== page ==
A comedy of romance and manners set in Edwardian London, sharply observed by the woman Oscar Wilde considered his "Sphinx."
'His appearance is not against him either,' said Anne dryly; 'so what's the matter with him?'
'I don't know exactly. I think he's capable of playing with her.'
'Perhaps he doesn't really appreciate her,' suggested Anne.
'Oh, yes, he does. He's a connoisseur--confound him! He appreciates her all right. But it's all for himself--not for her. By the way, I've heard his name mentioned with another woman's name. But I happen to know there's nothing in it.'
'Would you really like her to marry soon?' Anne asked.
'In her position it would be better, I suppose,' said her guardian, with obvious distaste to the idea.
'Has there ever been anyone that you thoroughly approved of?' asked Anne.
He shook his head.
'I rather doubt if there ever will be,' Anne said.
'She's so clever, so impulsive! She lives so much on her emotions. If she were disappointed--in that way--it would mean so much to her,' Sir Charles said.
'She does change rather often,' said Anne.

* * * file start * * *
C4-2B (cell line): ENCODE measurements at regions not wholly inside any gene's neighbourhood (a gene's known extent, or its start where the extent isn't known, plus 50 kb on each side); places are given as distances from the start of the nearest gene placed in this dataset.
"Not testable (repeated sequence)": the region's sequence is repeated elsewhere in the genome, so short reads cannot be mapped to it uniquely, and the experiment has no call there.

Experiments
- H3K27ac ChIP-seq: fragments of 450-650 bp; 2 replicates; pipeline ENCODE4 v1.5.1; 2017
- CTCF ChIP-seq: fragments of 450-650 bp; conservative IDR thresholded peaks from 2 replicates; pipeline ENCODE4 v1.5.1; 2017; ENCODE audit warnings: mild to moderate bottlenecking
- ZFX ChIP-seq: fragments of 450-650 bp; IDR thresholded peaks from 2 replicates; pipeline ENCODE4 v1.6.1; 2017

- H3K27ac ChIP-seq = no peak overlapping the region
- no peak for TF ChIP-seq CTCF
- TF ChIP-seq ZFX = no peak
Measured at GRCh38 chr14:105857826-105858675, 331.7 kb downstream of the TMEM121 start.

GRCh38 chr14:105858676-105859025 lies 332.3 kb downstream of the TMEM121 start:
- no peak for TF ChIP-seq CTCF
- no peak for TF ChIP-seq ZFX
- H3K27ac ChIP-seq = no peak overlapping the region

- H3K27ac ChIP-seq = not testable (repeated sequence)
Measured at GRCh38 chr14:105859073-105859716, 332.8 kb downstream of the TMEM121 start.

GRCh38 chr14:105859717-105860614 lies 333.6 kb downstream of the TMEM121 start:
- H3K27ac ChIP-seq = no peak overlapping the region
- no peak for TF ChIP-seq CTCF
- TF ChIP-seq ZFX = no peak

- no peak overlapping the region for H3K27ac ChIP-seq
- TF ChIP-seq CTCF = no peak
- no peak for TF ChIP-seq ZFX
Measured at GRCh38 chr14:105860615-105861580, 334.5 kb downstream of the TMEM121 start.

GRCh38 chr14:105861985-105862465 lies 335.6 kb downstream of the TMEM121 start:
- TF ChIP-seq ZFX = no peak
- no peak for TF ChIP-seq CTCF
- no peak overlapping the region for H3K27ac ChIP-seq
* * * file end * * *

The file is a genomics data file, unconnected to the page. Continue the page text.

'Of course, she's nev
This surprisingly modern-feeling comedy of manners contrasts the dull life of Edith Otley, a young matron with a tiresomely narcissistic and fatuous husband and somewhat straitened means, with the more exciting one of her friend Hyacinth Verney, a substantial heiress, single, beautiful, charming and independent.
The story mainly concerns the courtship of Hyacinth and Cecil Reeve. She's in love with him, but he loves another woman, Eugenia Raymond, a widow 10 years his senior. The widow refuses him, so he falls back on Hyacinth on the rebound. However, her awareness of his devotion to Mrs. Raymond impinges on their relationship.
The writing is excellent. Those who think the language of Jane Austen and Fanny Burney somewhat stilted and old-fashioned should find this more to their liking. The ending seems rather abrupt and unsatisfying, however.